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May 09, 1979 - Image 1

Resource type:
Text
Publication:
Michigan Daily, 1979-05-09

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e Micigan Daly SxteenPages
Ann Arbor, Michigan Ten Cents

Judge rules
From UPI and staff reports
GRAND RAPIDS-Michigan Indians won a stunning
federal court victory yesterday in a landmark decision
upholding their right to unlimited fishing free from
state-imposed restrictions.
In a 131-page ruling, U.S. District Judge Noel Fox
held that two Upper Peninsula Indian tribes retained
unlimited fishing rights under two 19th Century
treaties.
Fox's ruling came in a suit filed by the tribes in 1973
against the state. A spokesman for the Attorney
General's office said the ruling was being reviewed
and no decision had yet been made on whether the state
would appeal.

Indians keep fishing rights
THE RULING ESTABLISHED certain areas in clearly points out that Indian fishing is not dependent
which the Bay Mills and Sault Ste. Marie Chippewa In- on state law.
dians can fish unregulated by the state: "The mere passage of time has not eroded, and can-
* In Lake Michigan, from Grand Haven north to the not erode the rights guaranteed by solemn treaties,"
Straits of Mackinac; Fox ruled.
" In Lake Superior, from the mouth of the Chocolate "This is not an equal protection case under the 14th
River near Marquette east to Sault Ste. Marie; Amendment or the Declaration of Independence; it is
" In Lake Huron, from Alpena north to the Straits of an Indian treaty case."
Mackinac.
Fox ruled that the Indians had established their
fishing rights over 12,00 years. FOX SAID THE state has no authority to impose
regulations on Indians, that such regulation is the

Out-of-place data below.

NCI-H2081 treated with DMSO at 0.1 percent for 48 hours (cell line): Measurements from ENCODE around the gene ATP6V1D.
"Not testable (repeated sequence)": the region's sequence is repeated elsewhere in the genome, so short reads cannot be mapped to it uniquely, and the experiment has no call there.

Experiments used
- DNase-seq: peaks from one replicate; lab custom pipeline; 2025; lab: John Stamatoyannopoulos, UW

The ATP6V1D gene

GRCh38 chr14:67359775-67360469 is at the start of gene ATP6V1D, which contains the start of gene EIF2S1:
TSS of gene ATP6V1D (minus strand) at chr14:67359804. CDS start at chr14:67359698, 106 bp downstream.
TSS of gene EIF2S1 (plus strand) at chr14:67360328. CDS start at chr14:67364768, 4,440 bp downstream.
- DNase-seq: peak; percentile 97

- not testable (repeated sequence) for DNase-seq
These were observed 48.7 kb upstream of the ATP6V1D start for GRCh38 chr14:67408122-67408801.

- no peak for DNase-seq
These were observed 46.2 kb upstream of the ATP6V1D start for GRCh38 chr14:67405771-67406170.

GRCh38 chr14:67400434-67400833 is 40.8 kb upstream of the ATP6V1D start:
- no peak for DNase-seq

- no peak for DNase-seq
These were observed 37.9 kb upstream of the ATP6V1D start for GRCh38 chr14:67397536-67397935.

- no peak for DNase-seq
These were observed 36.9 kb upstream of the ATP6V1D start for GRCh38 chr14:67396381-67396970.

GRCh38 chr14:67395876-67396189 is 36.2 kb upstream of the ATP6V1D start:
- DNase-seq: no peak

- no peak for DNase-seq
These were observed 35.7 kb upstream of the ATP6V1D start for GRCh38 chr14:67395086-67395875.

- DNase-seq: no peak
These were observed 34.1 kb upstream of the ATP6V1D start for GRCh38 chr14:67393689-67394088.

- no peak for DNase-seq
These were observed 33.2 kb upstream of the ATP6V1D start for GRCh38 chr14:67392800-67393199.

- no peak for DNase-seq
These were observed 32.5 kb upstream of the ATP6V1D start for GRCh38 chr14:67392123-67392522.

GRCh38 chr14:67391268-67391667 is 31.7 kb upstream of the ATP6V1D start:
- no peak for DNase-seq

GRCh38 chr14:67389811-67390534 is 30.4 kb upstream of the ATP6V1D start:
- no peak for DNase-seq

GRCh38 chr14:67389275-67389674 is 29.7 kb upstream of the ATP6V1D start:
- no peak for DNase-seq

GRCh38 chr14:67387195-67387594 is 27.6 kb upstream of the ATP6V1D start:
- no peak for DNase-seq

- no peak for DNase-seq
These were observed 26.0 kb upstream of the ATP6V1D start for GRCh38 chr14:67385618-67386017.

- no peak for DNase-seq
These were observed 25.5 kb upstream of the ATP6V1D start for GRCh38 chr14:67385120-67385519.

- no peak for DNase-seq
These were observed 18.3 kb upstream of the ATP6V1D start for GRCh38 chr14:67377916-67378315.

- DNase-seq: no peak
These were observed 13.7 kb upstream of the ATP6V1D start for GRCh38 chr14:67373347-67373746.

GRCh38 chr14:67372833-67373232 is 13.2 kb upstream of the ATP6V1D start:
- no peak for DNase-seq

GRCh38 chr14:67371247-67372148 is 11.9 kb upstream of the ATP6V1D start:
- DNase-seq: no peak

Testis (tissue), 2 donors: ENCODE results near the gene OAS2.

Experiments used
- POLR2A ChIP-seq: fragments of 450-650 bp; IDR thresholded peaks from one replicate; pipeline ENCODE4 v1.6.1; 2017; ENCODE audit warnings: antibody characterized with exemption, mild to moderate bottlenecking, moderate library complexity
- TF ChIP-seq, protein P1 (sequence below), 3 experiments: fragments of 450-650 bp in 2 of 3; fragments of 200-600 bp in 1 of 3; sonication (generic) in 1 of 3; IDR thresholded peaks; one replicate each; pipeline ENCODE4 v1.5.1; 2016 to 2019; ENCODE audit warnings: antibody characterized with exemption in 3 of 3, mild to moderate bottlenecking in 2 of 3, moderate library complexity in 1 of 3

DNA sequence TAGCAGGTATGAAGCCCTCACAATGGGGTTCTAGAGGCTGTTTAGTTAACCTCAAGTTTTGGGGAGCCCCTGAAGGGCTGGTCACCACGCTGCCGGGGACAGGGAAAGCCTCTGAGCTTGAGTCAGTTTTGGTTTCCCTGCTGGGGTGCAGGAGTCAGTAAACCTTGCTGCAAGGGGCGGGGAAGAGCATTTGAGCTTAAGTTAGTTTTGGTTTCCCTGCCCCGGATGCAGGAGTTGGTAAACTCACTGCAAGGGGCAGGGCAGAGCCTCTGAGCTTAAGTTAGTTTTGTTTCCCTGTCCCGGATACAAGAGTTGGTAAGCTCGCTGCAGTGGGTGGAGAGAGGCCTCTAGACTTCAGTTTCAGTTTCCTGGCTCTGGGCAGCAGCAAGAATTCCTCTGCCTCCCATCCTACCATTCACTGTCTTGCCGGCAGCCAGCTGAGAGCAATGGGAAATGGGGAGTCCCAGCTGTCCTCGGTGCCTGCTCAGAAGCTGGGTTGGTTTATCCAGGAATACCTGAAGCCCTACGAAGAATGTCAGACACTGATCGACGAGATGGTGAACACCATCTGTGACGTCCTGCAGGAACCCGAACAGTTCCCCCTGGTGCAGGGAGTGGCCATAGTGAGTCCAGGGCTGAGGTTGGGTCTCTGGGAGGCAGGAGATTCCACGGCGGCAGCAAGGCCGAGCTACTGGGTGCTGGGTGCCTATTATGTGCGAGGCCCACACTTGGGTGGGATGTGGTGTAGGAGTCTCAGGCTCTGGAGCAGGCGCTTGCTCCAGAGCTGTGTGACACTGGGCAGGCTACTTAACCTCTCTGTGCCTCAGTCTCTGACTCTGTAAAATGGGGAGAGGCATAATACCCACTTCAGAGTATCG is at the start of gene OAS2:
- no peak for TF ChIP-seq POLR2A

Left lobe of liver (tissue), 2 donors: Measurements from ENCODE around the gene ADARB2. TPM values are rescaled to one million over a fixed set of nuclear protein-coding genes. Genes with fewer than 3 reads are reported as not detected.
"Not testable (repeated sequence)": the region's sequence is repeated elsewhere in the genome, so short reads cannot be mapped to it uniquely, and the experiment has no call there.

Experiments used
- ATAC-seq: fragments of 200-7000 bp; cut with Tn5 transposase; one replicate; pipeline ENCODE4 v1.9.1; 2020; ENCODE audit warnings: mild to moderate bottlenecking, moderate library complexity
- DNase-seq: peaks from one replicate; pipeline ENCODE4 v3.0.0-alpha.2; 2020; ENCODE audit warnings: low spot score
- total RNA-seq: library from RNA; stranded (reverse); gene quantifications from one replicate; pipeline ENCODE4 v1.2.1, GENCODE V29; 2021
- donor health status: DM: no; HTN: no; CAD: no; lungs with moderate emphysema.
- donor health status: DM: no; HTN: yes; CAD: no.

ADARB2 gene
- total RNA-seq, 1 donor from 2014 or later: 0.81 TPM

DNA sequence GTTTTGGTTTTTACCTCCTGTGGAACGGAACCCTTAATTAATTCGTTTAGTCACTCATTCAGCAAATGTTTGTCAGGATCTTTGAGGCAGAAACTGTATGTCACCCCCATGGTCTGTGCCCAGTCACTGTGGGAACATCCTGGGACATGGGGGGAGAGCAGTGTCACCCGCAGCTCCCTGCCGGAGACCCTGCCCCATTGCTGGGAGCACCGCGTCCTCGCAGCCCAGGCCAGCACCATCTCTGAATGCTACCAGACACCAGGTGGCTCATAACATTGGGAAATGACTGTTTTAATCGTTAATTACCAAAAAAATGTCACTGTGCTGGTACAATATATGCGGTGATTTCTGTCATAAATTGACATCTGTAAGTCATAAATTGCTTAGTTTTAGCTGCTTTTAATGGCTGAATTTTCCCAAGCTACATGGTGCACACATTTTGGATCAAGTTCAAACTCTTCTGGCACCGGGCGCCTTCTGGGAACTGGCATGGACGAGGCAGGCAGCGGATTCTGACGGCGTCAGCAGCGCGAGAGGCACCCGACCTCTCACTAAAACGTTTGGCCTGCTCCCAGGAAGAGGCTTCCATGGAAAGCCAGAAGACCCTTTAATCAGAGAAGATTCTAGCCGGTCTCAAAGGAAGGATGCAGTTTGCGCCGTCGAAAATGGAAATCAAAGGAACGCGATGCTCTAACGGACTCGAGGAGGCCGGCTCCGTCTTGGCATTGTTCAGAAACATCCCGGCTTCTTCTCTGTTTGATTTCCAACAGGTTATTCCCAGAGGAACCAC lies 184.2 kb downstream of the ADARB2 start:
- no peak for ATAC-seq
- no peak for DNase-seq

THE DECISION, WHICH evoked praise from Indian prerogative of Congress.
leaders and a storm of criticism from sport fishing in- Art LeBlanc, chairman of the Bay Mills tribe, said he
terests, is much broader than two earlier decisions and See STATE, Page 8

Carter submits
new gas ration
plan to Senate
WASHINGTON (AP) - Faced with seen as a desperation effor
unexpected rejection by a Senate com- Senate support.
mittee, President Carter sent Congress Under the new rationing pla
still another standby plan for gasoline sas, Texas, Mississippi, South
rationing yesterday and won narrow and the District of Columb
committee approval for the revised receive the largest proportion
version. of ration coupons because th(
The new plan, which would make a the top five in monthly gasolir
state's past use of gasoline the prime vehicle.
test for distributing ration coupons, North Dakota, Montana
then went to the Senate floor, where a Island, Hawaii, and Penn
final vote was scheduled for 2:30 p.m. See CARTER, page:
today.
SEN. HENRY Jackson, (D-Wash.),
said the quickly assembled plan - Car- I fl a o n
ter's third proposal -was not perfect l t o
but would give the president authority
to deal with severe energy shortages.
"The alternative is to tolerate anar- cya h aoiepm, ako
told the Senate shortly after the
revision was approved 9-7 in a hastily- exp ected ,
called meeting of the Senate Energy
Committee.-Blunen )
But Jackson, the committee's chair-
man, told reporters the vote would be
close despite the new changes. And WASHINGTON (AP) -
House sources said the measure faces Secretary Michael Blumenti